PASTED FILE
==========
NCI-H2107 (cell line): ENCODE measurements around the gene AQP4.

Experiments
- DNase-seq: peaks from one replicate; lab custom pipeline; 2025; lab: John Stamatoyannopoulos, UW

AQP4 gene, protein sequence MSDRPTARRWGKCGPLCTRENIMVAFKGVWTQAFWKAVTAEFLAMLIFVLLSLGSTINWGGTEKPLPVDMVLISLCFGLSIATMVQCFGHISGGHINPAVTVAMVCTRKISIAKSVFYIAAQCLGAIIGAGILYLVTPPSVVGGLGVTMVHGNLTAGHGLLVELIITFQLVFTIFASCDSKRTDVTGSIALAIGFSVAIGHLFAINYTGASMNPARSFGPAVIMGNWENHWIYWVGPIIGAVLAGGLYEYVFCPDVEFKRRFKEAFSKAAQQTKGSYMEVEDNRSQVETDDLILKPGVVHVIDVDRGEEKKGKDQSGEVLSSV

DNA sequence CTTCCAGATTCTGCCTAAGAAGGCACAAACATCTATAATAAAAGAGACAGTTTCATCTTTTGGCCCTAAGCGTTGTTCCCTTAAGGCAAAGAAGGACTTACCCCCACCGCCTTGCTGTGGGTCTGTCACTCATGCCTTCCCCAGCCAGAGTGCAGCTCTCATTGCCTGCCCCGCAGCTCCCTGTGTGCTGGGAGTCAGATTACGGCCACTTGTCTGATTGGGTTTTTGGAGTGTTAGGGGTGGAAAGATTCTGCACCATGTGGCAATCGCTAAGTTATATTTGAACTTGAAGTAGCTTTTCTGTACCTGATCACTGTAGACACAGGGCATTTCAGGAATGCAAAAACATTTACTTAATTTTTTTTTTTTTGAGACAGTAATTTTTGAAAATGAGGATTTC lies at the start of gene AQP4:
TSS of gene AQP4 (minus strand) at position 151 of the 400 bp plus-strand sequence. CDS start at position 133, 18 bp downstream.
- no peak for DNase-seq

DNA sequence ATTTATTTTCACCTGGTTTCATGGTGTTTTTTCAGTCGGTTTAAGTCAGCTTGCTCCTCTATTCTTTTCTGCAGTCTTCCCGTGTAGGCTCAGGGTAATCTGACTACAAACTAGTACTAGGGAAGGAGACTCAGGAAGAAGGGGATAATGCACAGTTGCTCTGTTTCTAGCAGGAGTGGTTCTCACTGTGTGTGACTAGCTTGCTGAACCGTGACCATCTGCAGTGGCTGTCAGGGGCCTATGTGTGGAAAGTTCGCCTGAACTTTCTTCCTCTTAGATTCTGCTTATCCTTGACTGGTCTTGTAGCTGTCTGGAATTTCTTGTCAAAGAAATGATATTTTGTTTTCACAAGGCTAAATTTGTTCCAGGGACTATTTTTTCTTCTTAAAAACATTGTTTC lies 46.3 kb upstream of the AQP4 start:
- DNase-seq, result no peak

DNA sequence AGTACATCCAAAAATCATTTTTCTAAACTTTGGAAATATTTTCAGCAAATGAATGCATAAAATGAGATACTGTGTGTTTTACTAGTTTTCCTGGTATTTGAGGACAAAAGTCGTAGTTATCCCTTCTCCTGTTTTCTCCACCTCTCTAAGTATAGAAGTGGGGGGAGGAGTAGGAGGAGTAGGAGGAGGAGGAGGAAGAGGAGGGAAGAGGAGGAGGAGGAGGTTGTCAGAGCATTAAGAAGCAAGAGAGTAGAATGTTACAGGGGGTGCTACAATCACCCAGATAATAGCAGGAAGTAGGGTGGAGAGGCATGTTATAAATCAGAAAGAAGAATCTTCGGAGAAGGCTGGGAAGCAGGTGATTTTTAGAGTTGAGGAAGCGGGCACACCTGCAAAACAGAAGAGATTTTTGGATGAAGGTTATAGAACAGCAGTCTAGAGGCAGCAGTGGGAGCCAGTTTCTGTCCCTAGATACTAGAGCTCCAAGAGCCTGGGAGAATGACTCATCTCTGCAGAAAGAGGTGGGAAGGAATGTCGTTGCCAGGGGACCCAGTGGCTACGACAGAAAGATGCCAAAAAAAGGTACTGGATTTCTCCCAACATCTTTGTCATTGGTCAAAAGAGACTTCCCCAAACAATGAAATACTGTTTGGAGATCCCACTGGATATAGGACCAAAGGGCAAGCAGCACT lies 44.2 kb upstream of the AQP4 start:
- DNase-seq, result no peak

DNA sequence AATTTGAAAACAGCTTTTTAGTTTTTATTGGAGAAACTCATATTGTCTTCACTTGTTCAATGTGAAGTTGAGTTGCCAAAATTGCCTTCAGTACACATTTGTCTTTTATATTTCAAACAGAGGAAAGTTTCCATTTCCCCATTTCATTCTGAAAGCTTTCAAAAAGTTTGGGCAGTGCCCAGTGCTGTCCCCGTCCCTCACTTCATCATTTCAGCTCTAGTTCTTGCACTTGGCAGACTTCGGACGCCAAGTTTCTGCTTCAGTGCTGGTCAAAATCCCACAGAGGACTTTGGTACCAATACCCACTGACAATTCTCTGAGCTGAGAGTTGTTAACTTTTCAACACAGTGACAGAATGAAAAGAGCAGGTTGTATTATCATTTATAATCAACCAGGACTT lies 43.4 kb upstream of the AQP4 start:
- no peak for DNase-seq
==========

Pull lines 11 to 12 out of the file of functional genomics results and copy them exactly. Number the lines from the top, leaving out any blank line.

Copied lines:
- DNase-seq, result no peak

DNA sequence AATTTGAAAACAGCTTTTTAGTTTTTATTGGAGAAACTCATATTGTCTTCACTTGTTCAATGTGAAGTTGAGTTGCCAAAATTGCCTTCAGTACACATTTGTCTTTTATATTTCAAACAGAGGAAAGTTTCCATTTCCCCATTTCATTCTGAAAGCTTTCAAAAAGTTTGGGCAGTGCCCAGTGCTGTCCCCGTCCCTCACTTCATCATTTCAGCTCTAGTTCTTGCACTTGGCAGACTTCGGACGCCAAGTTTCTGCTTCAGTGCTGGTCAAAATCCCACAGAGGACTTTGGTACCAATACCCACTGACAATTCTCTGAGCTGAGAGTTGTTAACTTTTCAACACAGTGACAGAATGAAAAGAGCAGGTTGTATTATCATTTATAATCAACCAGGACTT lies 43.4 kb upstream of the AQP4 start: